SAN FRANCISCO (Reuters) - California faces a modest $1.9 billion budget gap for its next fiscal year, a considerably smaller deficit than seen in prior years as a result of economic recovery, spending cuts and new revenue from tax increases approved last week by voters, the state’s budget watchdog agency said in report on Wednesday.
“Our economic and budgetary forecast indicates that California’s leaders face a dramatically smaller budget problem in 2013-14 compared to recent years,” the report by the Legislative Analyst’s Office said.
California has reached a “promising moment: the possible end of a decade of acute state budget challenges,” the report added.
“Furthermore, assuming steady economic growth and restraint in augmenting current program funding levels, there is a strong possibility of multibillion-dollar operating surpluses within a few years,” the report said.
California could have an operating surplus in its 2014-2015 fiscal year of more than $1 billion, and it could grow to more than $9 billion in the 2017-2018 year, according to the report.
But the office cautioned that its multi-year budget forecast depends on a number of factors, including state leaders holding down spending, steady economic growth and rising stock prices.
“We also assume — as the state’s recent economic forecasts have — that federal officials take actions to avoid the near-term economic problems associated with the so-called ‘fiscal cliff,'” the report said.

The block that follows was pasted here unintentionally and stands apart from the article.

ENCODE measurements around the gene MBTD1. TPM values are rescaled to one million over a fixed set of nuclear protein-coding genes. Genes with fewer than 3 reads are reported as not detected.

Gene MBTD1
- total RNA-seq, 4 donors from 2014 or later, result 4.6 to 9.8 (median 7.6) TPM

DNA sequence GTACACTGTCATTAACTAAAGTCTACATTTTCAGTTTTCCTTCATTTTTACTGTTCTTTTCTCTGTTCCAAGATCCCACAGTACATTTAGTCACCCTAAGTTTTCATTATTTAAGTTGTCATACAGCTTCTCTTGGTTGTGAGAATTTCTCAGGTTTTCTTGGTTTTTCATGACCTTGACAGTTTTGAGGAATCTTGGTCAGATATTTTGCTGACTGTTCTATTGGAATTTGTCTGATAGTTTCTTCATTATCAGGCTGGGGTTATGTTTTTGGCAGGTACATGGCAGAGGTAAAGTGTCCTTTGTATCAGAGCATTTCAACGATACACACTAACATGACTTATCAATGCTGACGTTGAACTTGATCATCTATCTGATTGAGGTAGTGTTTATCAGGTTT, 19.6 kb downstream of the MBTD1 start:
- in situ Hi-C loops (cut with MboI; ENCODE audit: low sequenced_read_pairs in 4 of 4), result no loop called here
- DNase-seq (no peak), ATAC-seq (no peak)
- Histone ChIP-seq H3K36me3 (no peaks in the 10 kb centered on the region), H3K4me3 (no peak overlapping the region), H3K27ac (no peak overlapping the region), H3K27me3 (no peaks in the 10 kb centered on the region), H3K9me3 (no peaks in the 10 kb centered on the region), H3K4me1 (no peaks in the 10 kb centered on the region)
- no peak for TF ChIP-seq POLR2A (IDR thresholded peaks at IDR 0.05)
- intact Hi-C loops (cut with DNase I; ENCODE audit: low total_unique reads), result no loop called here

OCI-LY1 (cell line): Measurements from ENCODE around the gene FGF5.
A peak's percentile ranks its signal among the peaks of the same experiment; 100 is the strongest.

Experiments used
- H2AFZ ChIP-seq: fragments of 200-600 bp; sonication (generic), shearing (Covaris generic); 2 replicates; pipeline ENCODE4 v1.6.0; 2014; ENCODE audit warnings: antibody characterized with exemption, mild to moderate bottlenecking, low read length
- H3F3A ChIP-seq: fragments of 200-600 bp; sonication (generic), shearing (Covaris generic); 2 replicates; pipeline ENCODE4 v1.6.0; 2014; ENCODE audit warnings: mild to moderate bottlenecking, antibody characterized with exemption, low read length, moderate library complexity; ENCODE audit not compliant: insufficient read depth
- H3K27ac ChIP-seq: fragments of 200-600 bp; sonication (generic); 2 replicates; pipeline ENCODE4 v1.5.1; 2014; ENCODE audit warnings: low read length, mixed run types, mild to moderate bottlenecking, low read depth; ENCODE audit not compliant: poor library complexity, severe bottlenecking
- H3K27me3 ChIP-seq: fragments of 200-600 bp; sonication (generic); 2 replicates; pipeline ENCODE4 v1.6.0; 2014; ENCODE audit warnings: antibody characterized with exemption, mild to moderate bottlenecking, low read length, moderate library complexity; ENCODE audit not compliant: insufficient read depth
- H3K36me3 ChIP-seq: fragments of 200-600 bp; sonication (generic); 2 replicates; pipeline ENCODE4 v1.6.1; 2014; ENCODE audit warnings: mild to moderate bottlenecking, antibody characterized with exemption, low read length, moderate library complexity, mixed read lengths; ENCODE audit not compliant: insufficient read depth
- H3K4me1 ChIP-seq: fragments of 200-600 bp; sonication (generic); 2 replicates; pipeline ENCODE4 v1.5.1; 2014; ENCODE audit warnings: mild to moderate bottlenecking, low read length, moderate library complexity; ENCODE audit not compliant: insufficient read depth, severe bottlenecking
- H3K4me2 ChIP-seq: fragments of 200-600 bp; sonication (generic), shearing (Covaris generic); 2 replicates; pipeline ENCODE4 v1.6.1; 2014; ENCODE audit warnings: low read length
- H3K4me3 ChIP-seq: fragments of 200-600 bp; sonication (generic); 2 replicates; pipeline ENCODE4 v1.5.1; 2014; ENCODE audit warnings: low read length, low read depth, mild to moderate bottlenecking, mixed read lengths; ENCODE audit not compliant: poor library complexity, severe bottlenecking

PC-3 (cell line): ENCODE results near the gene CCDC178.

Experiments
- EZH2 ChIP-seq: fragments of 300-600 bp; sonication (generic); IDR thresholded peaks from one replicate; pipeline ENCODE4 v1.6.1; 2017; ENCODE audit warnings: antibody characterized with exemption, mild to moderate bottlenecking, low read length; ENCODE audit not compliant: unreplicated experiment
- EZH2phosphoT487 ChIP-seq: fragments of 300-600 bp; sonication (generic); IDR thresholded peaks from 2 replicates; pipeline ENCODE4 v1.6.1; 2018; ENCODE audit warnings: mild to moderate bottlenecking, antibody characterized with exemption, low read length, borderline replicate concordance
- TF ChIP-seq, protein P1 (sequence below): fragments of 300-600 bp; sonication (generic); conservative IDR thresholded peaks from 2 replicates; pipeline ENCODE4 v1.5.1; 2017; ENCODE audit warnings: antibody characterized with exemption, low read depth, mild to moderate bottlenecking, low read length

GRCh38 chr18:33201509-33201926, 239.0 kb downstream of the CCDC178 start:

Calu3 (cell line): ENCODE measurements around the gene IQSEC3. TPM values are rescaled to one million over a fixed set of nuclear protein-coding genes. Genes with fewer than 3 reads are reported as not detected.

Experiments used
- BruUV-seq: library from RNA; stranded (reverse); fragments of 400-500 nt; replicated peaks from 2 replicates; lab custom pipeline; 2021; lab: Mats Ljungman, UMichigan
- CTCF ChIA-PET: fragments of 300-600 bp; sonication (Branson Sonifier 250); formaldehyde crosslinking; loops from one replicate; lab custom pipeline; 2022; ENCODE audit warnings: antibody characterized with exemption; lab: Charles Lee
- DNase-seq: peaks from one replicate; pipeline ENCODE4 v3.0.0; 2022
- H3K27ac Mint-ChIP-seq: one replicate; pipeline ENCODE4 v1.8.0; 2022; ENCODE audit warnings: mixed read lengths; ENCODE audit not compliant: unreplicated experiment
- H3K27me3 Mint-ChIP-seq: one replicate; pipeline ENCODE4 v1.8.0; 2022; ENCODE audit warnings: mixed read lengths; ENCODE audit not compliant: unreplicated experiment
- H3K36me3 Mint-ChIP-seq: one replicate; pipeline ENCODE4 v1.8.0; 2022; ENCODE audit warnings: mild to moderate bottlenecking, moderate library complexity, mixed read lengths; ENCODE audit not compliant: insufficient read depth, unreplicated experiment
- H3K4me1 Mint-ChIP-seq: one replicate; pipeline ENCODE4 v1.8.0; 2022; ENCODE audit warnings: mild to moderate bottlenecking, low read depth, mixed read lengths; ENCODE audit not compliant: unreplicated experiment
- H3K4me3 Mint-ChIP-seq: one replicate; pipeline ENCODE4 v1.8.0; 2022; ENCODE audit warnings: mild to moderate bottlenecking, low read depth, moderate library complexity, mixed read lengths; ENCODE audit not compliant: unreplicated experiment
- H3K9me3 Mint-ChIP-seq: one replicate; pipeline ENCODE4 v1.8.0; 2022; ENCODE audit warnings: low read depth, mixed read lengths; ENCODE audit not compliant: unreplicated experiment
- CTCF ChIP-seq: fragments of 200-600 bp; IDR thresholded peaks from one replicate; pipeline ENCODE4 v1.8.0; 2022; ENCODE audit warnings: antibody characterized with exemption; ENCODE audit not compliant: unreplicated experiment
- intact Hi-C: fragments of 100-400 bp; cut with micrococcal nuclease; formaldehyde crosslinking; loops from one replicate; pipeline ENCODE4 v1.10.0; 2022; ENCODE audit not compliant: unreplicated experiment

California’s main source of revenue is personal income taxes and it relies heavily for that money on its wealthiest residents.
They will face higher income tax rates after voters last week approved tax measure put to them by Governor Jerry Brown. The measure raises the state sales tax by a quarter-cent for four years and increases income tax rates for seven years for individuals who earn more than $250,000 a year.
The Legislative Analyst’s Office in its report urged that California’s government use budget surpluses to build a reserve and to tackle outstanding pension liabilities, particularly for the state’s teachers pension fund.
Surplus funds could also be tapped to “selectively” restore recent spending cuts, particularly for cuts affecting schools, or to invest in the state’s infrastructure, the report said.
Reporting by Jim Christie; Editing by Dan Grebler